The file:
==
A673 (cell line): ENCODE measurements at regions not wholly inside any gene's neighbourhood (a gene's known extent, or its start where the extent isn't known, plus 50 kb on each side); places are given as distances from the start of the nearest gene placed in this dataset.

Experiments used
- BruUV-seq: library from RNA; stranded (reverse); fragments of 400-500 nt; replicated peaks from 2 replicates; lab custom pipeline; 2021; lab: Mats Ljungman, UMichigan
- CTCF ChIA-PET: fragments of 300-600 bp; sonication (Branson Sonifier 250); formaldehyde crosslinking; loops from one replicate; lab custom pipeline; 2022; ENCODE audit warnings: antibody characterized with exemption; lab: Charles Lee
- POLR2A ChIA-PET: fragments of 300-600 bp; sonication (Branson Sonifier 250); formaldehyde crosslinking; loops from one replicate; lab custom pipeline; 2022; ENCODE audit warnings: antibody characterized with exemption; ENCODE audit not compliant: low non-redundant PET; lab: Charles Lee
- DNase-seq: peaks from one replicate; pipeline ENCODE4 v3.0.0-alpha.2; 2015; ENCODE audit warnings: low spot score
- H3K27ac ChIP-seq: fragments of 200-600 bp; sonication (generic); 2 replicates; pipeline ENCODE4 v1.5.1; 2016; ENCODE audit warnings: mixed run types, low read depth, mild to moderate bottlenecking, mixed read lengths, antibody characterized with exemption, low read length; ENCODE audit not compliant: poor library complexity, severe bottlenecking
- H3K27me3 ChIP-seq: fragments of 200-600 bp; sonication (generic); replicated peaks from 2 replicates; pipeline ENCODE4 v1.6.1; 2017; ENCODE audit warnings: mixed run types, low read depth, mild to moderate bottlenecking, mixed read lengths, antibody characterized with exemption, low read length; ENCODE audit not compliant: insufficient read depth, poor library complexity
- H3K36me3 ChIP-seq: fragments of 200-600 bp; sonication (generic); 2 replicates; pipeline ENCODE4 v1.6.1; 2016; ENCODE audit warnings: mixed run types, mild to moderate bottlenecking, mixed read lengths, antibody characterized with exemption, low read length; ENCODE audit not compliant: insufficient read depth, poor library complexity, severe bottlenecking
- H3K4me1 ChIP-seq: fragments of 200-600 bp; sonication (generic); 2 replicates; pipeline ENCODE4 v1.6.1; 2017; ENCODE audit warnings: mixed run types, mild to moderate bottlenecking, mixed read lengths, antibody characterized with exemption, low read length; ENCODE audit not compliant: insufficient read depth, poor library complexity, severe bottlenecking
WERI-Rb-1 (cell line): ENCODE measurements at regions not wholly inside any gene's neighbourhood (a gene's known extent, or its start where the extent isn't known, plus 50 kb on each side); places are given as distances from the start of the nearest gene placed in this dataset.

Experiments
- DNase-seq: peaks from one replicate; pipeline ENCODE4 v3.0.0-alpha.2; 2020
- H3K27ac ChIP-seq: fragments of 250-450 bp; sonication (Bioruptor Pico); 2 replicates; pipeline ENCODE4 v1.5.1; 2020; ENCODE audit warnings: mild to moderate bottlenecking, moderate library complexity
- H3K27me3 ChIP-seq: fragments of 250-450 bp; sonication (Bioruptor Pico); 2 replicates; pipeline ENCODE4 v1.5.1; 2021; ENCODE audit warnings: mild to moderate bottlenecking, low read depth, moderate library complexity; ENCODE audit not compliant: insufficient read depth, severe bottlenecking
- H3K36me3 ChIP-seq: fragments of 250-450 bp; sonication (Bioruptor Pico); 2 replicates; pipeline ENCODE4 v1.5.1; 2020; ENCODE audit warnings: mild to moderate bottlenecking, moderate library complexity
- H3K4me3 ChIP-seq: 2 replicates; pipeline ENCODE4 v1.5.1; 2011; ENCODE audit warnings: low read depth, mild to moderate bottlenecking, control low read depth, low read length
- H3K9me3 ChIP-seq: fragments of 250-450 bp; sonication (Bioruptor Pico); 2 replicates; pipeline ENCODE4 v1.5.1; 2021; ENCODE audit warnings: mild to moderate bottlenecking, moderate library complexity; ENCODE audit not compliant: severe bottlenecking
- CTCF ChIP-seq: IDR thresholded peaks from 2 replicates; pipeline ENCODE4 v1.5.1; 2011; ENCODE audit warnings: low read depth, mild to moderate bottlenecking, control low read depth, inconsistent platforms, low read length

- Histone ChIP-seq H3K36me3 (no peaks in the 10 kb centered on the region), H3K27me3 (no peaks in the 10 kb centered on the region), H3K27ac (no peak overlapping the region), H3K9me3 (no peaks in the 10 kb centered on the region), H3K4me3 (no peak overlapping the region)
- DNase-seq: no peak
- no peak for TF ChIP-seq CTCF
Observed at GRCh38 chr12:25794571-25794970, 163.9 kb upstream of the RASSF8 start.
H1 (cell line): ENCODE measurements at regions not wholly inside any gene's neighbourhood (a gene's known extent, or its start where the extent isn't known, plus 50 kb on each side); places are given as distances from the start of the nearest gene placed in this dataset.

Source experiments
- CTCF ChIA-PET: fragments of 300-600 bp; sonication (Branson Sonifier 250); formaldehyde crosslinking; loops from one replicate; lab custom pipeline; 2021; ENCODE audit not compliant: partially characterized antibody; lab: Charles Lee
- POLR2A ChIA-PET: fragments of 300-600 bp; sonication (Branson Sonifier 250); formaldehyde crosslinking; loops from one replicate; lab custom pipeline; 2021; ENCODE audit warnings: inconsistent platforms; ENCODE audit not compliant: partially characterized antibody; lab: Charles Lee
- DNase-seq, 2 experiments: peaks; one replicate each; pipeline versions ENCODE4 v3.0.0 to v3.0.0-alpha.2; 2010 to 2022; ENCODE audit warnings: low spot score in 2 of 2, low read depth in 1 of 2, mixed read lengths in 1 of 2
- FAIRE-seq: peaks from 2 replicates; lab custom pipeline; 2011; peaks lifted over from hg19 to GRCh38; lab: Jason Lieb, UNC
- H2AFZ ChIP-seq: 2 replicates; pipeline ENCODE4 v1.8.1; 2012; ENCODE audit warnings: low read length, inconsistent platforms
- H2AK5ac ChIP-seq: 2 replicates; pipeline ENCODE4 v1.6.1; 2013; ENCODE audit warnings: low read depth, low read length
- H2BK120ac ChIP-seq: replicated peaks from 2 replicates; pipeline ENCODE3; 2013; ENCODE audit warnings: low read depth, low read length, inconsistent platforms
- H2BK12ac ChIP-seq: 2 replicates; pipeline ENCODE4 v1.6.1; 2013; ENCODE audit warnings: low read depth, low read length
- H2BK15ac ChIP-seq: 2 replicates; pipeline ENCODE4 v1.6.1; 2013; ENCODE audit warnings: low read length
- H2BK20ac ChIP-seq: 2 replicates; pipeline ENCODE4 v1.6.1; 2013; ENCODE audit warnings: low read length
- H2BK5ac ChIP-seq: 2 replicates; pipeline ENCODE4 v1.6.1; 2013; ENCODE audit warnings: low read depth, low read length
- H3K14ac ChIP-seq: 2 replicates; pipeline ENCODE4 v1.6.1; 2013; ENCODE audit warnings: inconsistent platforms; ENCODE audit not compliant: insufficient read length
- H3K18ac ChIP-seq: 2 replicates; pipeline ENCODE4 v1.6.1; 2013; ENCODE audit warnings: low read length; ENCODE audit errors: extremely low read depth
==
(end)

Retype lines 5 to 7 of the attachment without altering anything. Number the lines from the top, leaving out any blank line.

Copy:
- POLR2A ChIA-PET: fragments of 300-600 bp; sonication (Branson Sonifier 250); formaldehyde crosslinking; loops from one replicate; lab custom pipeline; 2022; ENCODE audit warnings: antibody characterized with exemption; ENCODE audit not compliant: low non-redundant PET; lab: Charles Lee
- DNase-seq: peaks from one replicate; pipeline ENCODE4 v3.0.0-alpha.2; 2015; ENCODE audit warnings: low spot score
- H3K27ac ChIP-seq: fragments of 200-600 bp; sonication (generic); 2 replicates; pipeline ENCODE4 v1.5.1; 2016; ENCODE audit warnings: mixed run types, low read depth, mild to moderate bottlenecking, mixed read lengths, antibody characterized with exemption, low read length; ENCODE audit not compliant: poor library complexity, severe bottlenecking